THE WESTWOOD FIRE DEPARTMENT ANSWERS NINETEEN CALLS DURING FEBRUARY 2023
Fire Chief James Voorhis reports that the Westwood Fire Department was called 19 times for emergency
assistance during the month of February 2023. Chief Voorhis reports that one of the calls turned out to
be a serious incident.
In the late evening hours of February 4, the Westwood Fire Department was called to Care One at Valley
Nursing home. Arriving quickly Fire Chief Voorhis was met by a smoke condition in the halls of the
complex. Due to the potential for numerous victims, he immediately called for assistance from the River
Vale, Emerson and Hillsdale fire Departments and local emergency medical services. He ordered staff to
close all doors in the hall to prevent smoke from entering any patient rooms. Fire crews entered the
building immediately upon arrival and initiated a search for the cause of the smoke. The cause was
determined to be four large electric motors arcing and smoking in building mechanical rooms. The
closed doors to these rooms contained most of the smoke. After shutting the electric power to the
building and determining that fire did not extend beyond the immediate area fire crews started a vent
operation with large fans to clear the smoke out of the entire building. Firefighters determined that a
large transformer that fed the building short circuited causing the motors to malfunction. No injuries
were reported and the building was turned back over to the building maintenance department.
These 19 emergency calls, five training events and two maintenance nights required approximately 380
hours of volunteer time.
The Westwood Fire Department was called to assist the Emerson Fire Department three times, the River
Vale Fire department on one occasion, and received mutual aid from Hillsdale, River Vale and Emerson
Fire departments at one call.
Automatic fire alarms were received seven times in February. Although no fires existed at any of these
incidents, a full fire department response is required. Firefighters check the entire building to determine
if an actual fire exists. A variety of problems caused these automatic alarms: workers in the buildings
unintentionally activated alarms on one occasion, cooking smoke caused two alarm activations, water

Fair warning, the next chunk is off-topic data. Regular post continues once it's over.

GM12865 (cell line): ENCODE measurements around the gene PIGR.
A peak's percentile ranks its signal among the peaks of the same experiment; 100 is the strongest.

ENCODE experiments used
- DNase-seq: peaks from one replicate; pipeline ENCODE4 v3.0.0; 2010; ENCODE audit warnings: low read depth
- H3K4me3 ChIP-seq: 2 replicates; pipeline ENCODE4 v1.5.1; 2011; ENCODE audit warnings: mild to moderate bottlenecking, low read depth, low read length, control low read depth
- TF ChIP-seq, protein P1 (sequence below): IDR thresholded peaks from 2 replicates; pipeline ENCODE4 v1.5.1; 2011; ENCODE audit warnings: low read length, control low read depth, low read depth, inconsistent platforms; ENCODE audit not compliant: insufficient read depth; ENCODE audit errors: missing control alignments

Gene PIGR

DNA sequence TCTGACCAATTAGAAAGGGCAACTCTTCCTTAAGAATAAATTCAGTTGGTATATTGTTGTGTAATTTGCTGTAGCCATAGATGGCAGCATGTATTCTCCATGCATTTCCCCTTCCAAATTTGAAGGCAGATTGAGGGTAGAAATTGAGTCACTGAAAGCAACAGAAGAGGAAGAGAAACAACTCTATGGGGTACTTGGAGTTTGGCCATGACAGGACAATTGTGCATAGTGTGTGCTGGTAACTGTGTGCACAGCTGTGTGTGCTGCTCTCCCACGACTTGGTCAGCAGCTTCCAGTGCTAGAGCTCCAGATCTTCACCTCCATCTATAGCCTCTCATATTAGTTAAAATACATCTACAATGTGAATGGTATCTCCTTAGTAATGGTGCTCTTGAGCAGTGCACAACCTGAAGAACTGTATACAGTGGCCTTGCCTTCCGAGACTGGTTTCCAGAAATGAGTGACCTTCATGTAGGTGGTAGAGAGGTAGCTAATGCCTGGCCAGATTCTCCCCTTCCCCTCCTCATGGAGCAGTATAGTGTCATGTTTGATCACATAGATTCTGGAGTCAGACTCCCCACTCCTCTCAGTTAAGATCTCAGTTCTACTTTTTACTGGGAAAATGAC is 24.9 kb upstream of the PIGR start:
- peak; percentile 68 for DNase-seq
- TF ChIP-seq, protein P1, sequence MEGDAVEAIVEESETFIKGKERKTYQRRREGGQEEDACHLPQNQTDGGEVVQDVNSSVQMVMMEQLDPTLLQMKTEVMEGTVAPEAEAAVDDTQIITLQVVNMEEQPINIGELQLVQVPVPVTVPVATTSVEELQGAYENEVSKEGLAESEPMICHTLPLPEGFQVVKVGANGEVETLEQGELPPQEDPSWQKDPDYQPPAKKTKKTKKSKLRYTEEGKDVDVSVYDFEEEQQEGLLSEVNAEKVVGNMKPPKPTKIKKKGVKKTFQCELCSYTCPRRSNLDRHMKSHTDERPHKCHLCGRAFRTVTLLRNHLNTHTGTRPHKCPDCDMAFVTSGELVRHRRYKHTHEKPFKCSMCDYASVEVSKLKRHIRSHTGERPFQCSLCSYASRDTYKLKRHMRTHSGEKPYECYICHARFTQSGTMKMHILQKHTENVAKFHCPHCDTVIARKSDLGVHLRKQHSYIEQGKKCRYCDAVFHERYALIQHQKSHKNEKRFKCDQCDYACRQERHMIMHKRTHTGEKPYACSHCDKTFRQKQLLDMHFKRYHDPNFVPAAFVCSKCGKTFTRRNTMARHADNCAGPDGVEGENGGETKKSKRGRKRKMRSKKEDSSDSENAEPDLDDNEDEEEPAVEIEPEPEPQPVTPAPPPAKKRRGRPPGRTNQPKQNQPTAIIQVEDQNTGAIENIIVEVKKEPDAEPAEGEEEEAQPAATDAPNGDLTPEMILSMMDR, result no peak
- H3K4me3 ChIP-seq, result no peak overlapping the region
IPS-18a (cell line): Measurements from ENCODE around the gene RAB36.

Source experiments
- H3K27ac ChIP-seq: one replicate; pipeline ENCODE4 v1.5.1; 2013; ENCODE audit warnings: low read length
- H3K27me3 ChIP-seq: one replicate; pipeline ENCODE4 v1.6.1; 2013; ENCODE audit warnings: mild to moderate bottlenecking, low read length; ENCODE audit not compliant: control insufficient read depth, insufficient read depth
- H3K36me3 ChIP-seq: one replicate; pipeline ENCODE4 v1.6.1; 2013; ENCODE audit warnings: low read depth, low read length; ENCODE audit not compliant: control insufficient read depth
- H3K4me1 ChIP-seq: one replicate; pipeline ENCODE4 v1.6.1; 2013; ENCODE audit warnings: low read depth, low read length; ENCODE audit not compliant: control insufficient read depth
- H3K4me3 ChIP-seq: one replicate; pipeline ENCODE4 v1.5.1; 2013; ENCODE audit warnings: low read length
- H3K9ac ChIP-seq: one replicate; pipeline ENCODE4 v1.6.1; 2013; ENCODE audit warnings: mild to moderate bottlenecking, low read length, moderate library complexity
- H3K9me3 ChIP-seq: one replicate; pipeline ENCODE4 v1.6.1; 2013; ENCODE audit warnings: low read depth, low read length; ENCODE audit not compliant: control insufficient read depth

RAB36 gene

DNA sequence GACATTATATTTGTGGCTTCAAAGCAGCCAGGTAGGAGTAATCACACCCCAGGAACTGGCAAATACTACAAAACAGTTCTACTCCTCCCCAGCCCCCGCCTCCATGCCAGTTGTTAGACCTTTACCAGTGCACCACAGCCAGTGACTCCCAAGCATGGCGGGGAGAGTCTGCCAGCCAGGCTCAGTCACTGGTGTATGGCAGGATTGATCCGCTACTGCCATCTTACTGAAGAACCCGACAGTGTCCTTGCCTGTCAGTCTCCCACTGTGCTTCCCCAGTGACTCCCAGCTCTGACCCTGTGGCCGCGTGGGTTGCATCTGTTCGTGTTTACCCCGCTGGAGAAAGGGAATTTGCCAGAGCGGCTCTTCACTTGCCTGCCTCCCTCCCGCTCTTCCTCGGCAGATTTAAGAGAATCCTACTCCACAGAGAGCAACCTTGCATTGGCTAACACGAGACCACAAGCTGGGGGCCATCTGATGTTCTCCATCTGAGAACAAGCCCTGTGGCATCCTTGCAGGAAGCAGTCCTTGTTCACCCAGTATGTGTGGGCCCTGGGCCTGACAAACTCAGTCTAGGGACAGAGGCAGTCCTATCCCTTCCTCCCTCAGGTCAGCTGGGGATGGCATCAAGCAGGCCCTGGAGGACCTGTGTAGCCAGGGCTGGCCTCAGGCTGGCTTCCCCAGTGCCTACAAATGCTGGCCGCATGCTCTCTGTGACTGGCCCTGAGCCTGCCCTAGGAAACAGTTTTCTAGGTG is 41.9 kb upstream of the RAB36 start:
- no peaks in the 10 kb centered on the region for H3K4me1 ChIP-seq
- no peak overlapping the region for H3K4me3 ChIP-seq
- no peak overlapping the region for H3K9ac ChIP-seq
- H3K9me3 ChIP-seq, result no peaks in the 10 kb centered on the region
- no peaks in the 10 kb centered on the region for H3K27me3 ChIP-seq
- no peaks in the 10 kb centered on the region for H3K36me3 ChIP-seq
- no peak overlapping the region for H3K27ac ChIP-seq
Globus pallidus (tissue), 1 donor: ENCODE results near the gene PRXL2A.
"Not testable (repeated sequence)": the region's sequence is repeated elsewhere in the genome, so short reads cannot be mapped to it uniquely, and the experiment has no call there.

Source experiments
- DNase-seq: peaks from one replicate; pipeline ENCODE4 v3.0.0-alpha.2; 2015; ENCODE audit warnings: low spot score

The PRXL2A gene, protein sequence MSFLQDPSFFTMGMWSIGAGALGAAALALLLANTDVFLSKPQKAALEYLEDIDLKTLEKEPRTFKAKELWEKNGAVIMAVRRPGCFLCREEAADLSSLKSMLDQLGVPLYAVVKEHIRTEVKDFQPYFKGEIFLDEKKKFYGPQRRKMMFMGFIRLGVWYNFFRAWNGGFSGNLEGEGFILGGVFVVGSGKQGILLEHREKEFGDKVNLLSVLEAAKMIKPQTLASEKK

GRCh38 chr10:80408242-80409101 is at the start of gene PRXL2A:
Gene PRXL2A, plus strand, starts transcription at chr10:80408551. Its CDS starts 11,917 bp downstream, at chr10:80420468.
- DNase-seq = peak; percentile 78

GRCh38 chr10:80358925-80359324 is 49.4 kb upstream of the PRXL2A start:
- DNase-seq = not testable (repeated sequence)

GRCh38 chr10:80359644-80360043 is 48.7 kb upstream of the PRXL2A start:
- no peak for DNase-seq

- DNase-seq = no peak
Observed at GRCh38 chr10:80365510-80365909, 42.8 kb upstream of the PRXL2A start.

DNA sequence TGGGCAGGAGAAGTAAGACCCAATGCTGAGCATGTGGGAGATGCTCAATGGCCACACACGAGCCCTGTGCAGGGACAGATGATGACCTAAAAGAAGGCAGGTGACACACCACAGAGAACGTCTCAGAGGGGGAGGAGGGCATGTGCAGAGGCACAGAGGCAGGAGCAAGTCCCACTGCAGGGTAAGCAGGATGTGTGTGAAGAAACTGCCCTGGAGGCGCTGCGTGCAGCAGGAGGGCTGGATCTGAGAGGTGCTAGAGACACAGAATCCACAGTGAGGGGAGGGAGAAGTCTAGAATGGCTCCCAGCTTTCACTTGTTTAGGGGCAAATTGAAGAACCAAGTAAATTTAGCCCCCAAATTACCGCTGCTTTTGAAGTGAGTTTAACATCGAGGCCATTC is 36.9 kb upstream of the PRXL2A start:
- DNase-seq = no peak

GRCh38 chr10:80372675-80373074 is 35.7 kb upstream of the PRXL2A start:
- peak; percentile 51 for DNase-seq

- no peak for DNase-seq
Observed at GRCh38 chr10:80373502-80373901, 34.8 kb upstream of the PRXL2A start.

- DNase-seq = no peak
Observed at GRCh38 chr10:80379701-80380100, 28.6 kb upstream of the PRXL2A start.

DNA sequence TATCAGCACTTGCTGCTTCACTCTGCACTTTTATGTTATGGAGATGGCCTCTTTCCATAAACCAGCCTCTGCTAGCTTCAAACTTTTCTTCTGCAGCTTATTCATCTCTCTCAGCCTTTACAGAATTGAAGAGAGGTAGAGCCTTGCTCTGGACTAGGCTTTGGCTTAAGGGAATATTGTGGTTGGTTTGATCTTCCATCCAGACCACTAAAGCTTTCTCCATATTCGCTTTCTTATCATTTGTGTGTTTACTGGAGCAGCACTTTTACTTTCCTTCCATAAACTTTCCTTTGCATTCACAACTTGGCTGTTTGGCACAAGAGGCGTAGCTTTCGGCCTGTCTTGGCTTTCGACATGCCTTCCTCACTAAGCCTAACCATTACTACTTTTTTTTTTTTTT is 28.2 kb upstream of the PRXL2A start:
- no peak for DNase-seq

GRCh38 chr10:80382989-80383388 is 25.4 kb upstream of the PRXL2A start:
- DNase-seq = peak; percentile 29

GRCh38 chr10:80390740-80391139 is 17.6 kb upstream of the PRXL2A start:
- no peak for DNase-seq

leaking onto a smoke detector was found at one response and malfunctioning systems on one other
One fire department response was for Carbon Monoxide (CO) alarms. Carbon monoxide, CO, is an
odorless and colorless gas given off by improperly burning heating or cooking equipment. It can be fatal
at high levels. Again, each of the CO calls required a full fire department response. Fire crews check the
entire building with meters and determined that at one CO incident fire crews found slight readings,
vented the building. The occupancies were turned over to PSE&G gas technicians for further
One time citizens smelled natural at a residence. Fire crews checked with meters and did not find any
One call for emergency assistance was for two occupants trapped in a malfunctioning elevator. A Fire
rescue crew responded, secured the elevator car and removed the citizens without incident.
The Westwood Fire Department and Fire Prevention Bureau would like to remind readers that some
older smoke detectors are equipped with batteries that need to be changed. These batteries should be
changed twice a year. A good time to change batteries is when we change our clocks forward or back
each spring and fall.
This article was submitted by the Westwood Fire Department. Any Fire Department related questions
can be e-mailed to email@example.com or by calling 201-664-0526. The fire prevention bureau
can be reached at firstname.lastname@example.org or by calling 201-664-7100 ext 308. PLEASE NOTE; THESE PHONE
NUMBERS ARE BUSINESS/NON-EMERGENCY PHONE NUMBERS, NOT FOR FIRES OR EMERGENCIES.
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